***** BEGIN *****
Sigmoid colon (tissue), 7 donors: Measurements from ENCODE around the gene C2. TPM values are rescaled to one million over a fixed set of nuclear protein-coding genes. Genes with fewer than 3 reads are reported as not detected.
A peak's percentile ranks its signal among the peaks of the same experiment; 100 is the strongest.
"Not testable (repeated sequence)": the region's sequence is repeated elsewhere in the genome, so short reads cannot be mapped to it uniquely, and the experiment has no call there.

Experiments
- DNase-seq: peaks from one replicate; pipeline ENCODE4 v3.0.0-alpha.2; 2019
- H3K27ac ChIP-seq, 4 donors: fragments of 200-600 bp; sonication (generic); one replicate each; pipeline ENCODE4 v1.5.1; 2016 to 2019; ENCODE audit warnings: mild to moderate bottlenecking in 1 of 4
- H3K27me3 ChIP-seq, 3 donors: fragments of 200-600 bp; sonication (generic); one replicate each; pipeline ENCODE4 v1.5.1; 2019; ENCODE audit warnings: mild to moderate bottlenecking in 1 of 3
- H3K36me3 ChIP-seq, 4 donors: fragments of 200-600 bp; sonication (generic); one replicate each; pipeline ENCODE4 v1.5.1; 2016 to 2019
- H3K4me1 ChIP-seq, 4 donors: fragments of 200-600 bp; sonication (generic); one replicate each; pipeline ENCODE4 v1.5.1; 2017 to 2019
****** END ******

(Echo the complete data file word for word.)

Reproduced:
Sigmoid colon (tissue), 7 donors: Measurements from ENCODE around the gene C2. TPM values are rescaled to one million over a fixed set of nuclear protein-coding genes. Genes with fewer than 3 reads are reported as not detected.
A peak's percentile ranks its signal among the peaks of the same experiment; 100 is the strongest.
"Not testable (repeated sequence)": the region's sequence is repeated elsewhere in the genome, so short reads cannot be mapped to it uniquely, and the experiment has no call there.

Experiments
- DNase-seq: peaks from one replicate; pipeline ENCODE4 v3.0.0-alpha.2; 2019
- H3K27ac ChIP-seq, 4 donors: fragments of 200-600 bp; sonication (generic); one replicate each; pipeline ENCODE4 v1.5.1; 2016 to 2019; ENCODE audit warnings: mild to moderate bottlenecking in 1 of 4
- H3K27me3 ChIP-seq, 3 donors: fragments of 200-600 bp; sonication (generic); one replicate each; pipeline ENCODE4 v1.5.1; 2019; ENCODE audit warnings: mild to moderate bottlenecking in 1 of 3
- H3K36me3 ChIP-seq, 4 donors: fragments of 200-600 bp; sonication (generic); one replicate each; pipeline ENCODE4 v1.5.1; 2016 to 2019
- H3K4me1 ChIP-seq, 4 donors: fragments of 200-600 bp; sonication (generic); one replicate each; pipeline ENCODE4 v1.5.1; 2017 to 2019